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Interview 05 May 17

Bosnian Savours Success on Europe's Catwalks

Some of the clothing displayed at top fashion shows in Milan, London and Stockholm and worn by the likes of Madonna comes from Halida Susa’s humble home in a remote suburb of Sarajevo.

Igor Spaic
BIRN
Sarajevo
Halida Susa. Photo/BIRN

Talent can be found everywhere, as well as success stories. Take a pair of luxury shoes on sale in New York. They may have been designed in Barcelona, but the shoes’ upscale buyers probably have no idea they were made in the remote Sarajevo suburb of Ilijas, a place so poor that many of the houses have no facade.

One stands out for its beauty. Inside, its owner, Halida Susa, a modest woman in her late fifties, has turned a small room into a workshop where big fashion hits are produced.

This is where she creates footwear, stockings, accessories and scarfs worn by celebrities like Madonna and praised by fashion giants like Roberto Cavalli.

For as long as she can remember, Susa, who describes herself as a perfectionist, has loved to create. As a child, she used to draw a good deal and make dolls out of mud.

But at the age of 10, she discovered her true passion - embroidery. “I would always look for something new, new ideas, new patterns,” she told BIRN at her Ilijas home.

Over a cup of traditional Bosnian coffee, Susa recalls how her success came about gradually and by word of mouth.

Her creations first became known in her small community and then word spread to the Bosnian capital. “People would say, ‘Just take this material to Halida, she will know what to do with it,’” she said.

Then, about ten years ago, Lamija Suljevic – then a design student from Foca who studied in Sweden – approached her.

“I am not sure how she found me, but she suggested I make stockings for her, according to her design. She also let me add some of my own ideas, but the main design was hers,” Susa recalled.

Suljevic was happy with how the stockings turned out and presented them at a fashion show in Stockholm.

Madonna was there – and loved them. The superstar ordered 100 pairs of the tights and Susa was not scared of the big order. “It was a lot of work, but I took a mannequin leg, and I started to create,” she said.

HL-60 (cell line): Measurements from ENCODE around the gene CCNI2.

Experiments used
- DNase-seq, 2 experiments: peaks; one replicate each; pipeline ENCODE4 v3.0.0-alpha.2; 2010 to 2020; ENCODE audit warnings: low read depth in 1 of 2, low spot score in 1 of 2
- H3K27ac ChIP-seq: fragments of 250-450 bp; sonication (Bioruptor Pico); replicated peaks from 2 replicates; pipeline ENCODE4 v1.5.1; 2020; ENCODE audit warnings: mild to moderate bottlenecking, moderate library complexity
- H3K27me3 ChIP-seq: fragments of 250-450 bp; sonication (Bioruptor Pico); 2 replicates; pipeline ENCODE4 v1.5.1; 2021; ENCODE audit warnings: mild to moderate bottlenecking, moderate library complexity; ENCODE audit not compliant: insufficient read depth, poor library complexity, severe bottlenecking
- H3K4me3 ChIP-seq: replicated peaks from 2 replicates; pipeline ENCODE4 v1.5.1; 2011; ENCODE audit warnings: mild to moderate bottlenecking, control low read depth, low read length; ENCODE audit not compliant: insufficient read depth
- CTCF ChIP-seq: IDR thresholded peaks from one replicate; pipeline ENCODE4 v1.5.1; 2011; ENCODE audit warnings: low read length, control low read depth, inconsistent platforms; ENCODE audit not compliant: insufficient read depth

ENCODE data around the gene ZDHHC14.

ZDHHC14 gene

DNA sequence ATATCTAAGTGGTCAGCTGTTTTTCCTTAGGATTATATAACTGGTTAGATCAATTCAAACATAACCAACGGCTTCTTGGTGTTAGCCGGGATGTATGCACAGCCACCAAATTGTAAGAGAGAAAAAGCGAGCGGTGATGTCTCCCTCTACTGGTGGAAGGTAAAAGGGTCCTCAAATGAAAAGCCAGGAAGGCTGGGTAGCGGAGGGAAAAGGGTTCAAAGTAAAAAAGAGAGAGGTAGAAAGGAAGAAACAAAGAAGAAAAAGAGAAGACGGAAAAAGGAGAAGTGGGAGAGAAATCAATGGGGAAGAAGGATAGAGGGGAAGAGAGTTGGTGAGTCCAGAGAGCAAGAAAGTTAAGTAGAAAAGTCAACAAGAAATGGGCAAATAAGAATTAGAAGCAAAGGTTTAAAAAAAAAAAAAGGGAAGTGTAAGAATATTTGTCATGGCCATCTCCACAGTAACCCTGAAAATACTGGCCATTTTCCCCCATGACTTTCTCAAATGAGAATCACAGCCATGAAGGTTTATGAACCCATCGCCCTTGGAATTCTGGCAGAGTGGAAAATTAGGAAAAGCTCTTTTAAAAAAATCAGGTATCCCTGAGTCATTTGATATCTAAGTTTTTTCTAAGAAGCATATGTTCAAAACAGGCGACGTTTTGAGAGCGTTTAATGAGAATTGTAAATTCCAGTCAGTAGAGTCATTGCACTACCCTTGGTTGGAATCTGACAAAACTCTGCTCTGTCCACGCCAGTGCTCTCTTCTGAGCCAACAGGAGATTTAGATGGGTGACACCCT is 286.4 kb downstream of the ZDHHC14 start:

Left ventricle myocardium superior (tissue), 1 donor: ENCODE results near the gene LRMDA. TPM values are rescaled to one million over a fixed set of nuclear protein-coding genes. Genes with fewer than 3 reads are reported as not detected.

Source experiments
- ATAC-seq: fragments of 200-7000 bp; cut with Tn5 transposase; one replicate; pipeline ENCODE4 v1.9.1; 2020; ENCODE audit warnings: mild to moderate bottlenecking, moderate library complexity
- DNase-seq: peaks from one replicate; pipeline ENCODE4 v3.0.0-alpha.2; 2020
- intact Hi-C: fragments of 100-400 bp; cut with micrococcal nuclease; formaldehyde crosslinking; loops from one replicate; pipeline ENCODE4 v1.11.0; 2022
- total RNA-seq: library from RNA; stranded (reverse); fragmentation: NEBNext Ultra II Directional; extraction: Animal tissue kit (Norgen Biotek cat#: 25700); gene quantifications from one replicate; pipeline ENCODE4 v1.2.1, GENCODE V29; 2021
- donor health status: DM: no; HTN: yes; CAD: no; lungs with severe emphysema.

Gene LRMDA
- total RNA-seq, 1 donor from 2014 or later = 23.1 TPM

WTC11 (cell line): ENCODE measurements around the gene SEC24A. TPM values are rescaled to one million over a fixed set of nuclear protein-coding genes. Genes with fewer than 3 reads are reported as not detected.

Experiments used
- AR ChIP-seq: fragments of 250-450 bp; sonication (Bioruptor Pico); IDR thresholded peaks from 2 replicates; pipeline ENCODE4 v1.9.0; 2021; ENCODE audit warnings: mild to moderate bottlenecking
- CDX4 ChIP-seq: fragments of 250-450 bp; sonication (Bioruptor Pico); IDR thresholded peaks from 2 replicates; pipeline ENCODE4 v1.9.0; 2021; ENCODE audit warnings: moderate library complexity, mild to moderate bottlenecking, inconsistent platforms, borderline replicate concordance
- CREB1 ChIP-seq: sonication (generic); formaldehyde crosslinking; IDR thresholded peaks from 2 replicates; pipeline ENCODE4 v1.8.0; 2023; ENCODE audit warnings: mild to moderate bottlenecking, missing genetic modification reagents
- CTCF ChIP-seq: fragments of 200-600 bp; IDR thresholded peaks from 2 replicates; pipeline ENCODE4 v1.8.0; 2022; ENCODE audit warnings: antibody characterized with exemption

“It was not because of Madonna, or any kind of fame, that was not what I was interested in,” she said. “What I really wanted is to enable my children to finish school,” she explained.

This is how it all started. Since then, Susa has worked with some of the world’s biggest names in fashion.

For a while, Roberto Cavalli combined some of his designs with slippers crafted by Susa in her Ilijas workshop. She said she made thousands of those slippers, each pair unique.

Soon, the Sarajevo-based fashion company, Granoff, discovered her as well. For a few years, she made suits and scarves for them.

Social media has been a great help in promoting her work. Two years ago, a cousin of hers took a picture of two dolls dressed in traditional female and male Bosnian attire, which she had created. He uploaded the image onto social media, where they quickly became a hit.

She said she never wanted to be famous, but TV crews as well as newspaper reporters were soon hunting for her in her Donja Luka neighborhood. “I never even dreamed of this,” Susa said, laughingly.

“Sometimes I see these reality shows on television. There is nothing people will not do to become famous. Dear God, what these women are doing - only so they can be on TV!” she added.

But Susa admits she has grown fond of people greeting her on the street. “I never liked to emphasize this success. Nevertheless, somewhere deeply within, I am very flattered that someone recognizes it,” she said.

What makes her especially happy is when people from the fashion world, who know about the subject, also laud her work.

“They call me from Italy and praise my work. I cannot really understand everything they say as I don't speak their language, but I get that they like it, and it makes me happy,” she said.

She never wanted to start a company and loves working from her home. But the quality of the work she produces and the quantity of orders has at times forced her to ask several women to help her.

“There were even some men helping out – some of them even proved to be better than women,” she said with another laugh.

Susa has now built up a good life for herself, despite only finishing primary school.

Her story is an exception in unemployment-ridden Bosnia and Herzegovina.

“One order could come to me from some foreign country and it could pay off [the bills] for a whole year,” she noted.

Unlike her, her grown-up son and daughter are both college educated. “I always told my children that school should come first,” she said.

Her recipe for success – hard work. “Just keep working. Do what you love, and give all of yourself to it. It will all pay off,” she concluded.

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